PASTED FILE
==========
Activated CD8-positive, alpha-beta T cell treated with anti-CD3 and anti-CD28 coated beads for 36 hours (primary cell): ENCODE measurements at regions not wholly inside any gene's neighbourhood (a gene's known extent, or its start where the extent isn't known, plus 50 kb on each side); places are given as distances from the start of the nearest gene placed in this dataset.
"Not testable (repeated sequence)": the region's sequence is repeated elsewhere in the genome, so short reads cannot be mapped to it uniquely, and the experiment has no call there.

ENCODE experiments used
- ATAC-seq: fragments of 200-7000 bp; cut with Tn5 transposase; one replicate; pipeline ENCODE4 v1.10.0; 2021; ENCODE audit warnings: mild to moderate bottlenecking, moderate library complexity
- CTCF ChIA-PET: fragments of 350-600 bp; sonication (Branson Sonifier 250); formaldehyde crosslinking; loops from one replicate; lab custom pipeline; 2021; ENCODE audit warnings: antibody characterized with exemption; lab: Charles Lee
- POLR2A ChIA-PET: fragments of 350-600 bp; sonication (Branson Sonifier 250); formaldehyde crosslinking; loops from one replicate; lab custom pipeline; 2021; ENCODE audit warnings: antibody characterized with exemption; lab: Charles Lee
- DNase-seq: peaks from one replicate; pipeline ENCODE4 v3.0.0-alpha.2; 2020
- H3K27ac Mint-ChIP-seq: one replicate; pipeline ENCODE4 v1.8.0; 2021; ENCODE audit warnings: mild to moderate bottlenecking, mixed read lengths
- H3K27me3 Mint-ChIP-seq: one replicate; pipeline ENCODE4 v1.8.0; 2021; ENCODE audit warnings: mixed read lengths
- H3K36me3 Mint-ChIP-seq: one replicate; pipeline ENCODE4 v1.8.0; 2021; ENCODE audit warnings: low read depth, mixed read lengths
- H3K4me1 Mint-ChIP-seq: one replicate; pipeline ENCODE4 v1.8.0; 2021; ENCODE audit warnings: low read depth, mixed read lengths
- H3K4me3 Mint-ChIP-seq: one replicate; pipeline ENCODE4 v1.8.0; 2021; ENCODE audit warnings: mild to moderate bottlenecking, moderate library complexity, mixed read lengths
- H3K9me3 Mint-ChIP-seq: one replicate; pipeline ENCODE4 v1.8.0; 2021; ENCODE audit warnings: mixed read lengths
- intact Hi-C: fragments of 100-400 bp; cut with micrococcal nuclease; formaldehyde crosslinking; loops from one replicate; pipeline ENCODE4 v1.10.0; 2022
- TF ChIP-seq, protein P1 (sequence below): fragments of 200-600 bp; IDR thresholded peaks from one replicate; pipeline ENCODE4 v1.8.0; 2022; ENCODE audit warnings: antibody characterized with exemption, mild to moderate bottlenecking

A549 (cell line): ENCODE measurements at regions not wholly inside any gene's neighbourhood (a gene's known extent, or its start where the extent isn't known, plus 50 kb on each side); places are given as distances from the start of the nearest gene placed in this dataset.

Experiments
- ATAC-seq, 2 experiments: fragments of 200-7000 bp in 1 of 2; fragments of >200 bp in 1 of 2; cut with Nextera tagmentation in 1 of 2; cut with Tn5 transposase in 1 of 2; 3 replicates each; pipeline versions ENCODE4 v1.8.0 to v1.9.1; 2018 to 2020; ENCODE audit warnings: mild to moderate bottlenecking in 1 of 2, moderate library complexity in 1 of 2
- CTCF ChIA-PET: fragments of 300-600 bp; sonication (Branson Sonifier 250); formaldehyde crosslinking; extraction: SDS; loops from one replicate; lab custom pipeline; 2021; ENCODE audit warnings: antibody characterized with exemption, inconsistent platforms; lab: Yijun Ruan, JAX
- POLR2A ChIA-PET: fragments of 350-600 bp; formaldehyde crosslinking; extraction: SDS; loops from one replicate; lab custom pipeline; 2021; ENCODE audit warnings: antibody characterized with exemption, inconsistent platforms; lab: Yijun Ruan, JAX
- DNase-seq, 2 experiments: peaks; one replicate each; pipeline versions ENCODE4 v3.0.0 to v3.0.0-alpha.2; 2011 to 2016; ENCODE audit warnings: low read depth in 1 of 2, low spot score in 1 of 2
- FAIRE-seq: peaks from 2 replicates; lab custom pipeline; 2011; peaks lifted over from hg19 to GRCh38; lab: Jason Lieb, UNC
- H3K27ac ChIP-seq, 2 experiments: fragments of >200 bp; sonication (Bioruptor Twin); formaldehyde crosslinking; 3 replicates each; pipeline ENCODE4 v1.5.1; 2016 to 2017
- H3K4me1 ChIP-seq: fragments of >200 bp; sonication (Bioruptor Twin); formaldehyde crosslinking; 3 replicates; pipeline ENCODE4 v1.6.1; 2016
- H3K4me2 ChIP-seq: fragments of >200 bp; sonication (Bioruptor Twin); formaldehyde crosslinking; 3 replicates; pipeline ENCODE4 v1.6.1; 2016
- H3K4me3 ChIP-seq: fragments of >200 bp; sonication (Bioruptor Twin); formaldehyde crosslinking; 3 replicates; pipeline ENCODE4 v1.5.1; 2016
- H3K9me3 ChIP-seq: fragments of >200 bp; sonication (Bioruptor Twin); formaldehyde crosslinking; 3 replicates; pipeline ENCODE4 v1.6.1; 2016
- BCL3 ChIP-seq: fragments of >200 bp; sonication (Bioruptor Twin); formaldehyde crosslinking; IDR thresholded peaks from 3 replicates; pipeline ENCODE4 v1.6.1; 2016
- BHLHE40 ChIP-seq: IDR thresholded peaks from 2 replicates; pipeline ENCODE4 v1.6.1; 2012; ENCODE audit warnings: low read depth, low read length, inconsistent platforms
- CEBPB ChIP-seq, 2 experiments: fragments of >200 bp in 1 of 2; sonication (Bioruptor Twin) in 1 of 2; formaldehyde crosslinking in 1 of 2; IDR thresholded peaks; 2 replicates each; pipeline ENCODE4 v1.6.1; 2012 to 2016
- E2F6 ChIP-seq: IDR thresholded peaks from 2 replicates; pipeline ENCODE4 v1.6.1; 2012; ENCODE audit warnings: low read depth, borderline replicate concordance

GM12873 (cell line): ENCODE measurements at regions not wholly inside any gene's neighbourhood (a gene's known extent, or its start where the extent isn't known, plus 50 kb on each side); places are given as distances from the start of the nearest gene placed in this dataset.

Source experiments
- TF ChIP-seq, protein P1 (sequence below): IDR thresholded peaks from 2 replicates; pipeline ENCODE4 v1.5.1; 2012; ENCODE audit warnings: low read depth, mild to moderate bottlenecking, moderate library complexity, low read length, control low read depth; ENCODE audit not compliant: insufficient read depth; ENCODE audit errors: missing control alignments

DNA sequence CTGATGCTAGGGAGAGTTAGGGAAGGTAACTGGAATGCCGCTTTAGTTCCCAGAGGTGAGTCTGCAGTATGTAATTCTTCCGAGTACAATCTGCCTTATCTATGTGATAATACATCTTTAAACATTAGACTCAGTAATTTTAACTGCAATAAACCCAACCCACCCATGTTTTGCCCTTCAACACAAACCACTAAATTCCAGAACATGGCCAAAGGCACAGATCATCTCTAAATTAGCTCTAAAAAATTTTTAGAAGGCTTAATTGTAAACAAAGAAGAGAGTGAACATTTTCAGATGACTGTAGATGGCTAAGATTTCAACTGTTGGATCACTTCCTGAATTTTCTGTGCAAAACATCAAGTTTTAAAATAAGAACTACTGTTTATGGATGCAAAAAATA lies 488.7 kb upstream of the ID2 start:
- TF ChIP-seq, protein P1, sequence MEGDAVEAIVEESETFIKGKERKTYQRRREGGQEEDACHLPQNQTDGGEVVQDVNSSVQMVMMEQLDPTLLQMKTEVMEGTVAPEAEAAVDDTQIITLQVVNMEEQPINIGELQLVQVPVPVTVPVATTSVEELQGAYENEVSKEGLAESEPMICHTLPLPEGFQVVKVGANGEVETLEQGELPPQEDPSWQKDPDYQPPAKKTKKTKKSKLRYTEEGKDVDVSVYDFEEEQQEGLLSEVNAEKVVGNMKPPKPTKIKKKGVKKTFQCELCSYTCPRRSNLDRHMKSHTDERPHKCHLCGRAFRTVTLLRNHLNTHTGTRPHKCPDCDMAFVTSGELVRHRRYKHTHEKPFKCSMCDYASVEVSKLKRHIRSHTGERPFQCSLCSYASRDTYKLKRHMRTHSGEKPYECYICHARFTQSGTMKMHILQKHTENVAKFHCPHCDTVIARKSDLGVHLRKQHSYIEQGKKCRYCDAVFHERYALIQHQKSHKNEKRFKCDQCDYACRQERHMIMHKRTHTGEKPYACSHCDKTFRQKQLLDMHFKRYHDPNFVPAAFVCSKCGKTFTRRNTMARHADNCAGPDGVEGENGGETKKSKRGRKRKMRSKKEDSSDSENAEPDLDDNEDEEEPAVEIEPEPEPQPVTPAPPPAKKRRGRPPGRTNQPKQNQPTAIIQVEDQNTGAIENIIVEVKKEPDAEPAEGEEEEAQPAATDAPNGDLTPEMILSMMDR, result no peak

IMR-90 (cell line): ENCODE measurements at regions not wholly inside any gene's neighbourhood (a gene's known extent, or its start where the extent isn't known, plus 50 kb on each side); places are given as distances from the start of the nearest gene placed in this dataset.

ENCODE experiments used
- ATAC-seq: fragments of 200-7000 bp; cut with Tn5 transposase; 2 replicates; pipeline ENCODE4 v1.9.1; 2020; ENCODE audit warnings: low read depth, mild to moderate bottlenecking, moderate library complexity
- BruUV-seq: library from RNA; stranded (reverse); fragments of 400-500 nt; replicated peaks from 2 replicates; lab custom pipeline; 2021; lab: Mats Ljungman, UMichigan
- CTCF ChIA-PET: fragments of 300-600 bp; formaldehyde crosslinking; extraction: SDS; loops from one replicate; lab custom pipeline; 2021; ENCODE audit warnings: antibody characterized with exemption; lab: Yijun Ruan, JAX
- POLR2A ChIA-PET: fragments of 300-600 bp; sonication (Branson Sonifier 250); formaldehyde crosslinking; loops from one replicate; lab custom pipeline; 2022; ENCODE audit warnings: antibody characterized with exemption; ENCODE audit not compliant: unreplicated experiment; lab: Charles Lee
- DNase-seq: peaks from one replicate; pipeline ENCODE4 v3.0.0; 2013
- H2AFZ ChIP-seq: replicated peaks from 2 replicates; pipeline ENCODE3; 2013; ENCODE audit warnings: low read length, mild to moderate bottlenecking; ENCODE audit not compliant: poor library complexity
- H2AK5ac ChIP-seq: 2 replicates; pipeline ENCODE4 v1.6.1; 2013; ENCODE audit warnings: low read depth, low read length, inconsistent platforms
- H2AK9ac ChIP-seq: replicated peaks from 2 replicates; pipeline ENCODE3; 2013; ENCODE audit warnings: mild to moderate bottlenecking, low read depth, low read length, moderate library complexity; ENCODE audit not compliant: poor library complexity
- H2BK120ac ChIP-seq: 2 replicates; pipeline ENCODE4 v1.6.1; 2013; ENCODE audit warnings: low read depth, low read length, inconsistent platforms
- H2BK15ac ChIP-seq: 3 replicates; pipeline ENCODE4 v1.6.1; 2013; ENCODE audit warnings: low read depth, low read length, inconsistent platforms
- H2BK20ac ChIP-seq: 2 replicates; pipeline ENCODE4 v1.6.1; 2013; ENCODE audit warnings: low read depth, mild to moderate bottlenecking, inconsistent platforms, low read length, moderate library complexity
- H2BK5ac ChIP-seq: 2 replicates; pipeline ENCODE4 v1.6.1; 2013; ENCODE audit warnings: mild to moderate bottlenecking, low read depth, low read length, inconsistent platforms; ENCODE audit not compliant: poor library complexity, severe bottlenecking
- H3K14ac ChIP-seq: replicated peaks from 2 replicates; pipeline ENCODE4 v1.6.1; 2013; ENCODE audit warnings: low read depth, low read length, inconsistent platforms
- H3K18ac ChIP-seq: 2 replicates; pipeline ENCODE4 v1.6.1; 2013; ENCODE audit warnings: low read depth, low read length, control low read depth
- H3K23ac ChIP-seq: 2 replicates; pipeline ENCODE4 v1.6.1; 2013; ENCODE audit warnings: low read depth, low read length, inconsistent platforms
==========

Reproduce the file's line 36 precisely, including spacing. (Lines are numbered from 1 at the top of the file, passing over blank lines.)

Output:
- TF ChIP-seq, protein P1, sequence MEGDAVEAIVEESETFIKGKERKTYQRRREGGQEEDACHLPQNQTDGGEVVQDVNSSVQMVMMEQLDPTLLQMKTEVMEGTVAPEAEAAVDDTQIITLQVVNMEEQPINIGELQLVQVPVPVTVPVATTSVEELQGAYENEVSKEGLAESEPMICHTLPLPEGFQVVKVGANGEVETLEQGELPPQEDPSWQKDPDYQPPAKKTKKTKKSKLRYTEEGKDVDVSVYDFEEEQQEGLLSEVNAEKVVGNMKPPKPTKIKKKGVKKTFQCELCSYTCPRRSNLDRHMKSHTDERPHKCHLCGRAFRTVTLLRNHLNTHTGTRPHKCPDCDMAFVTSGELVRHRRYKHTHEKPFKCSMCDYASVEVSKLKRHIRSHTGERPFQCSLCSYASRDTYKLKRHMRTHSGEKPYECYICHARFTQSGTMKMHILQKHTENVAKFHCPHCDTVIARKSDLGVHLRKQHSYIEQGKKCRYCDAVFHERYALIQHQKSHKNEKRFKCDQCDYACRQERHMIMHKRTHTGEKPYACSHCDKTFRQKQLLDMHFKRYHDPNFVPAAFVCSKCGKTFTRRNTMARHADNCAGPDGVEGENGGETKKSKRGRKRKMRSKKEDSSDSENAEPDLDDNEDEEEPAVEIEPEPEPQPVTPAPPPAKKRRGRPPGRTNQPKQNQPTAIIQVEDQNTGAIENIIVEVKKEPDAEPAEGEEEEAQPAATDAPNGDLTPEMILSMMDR, result no peak